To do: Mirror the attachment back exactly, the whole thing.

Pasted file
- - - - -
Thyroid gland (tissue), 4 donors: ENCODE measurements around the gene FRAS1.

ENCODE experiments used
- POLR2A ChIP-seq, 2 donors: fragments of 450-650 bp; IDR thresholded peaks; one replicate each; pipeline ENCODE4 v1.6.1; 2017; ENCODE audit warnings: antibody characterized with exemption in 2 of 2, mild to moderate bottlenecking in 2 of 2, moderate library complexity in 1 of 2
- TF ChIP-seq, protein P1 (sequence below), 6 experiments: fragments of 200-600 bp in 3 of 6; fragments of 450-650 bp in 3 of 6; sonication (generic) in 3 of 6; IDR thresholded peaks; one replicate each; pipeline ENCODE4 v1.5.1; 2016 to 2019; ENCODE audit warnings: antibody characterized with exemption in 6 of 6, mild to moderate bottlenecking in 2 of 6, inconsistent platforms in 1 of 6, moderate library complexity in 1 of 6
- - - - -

Thyroid gland (tissue), 4 donors: ENCODE measurements around the gene FRAS1.

ENCODE experiments used
- POLR2A ChIP-seq, 2 donors: fragments of 450-650 bp; IDR thresholded peaks; one replicate each; pipeline ENCODE4 v1.6.1; 2017; ENCODE audit warnings: antibody characterized with exemption in 2 of 2, mild to moderate bottlenecking in 2 of 2, moderate library complexity in 1 of 2
- TF ChIP-seq, protein P1 (sequence below), 6 experiments: fragments of 200-600 bp in 3 of 6; fragments of 450-650 bp in 3 of 6; sonication (generic) in 3 of 6; IDR thresholded peaks; one replicate each; pipeline ENCODE4 v1.5.1; 2016 to 2019; ENCODE audit warnings: antibody characterized with exemption in 6 of 6, mild to moderate bottlenecking in 2 of 6, inconsistent platforms in 1 of 6, moderate library complexity in 1 of 6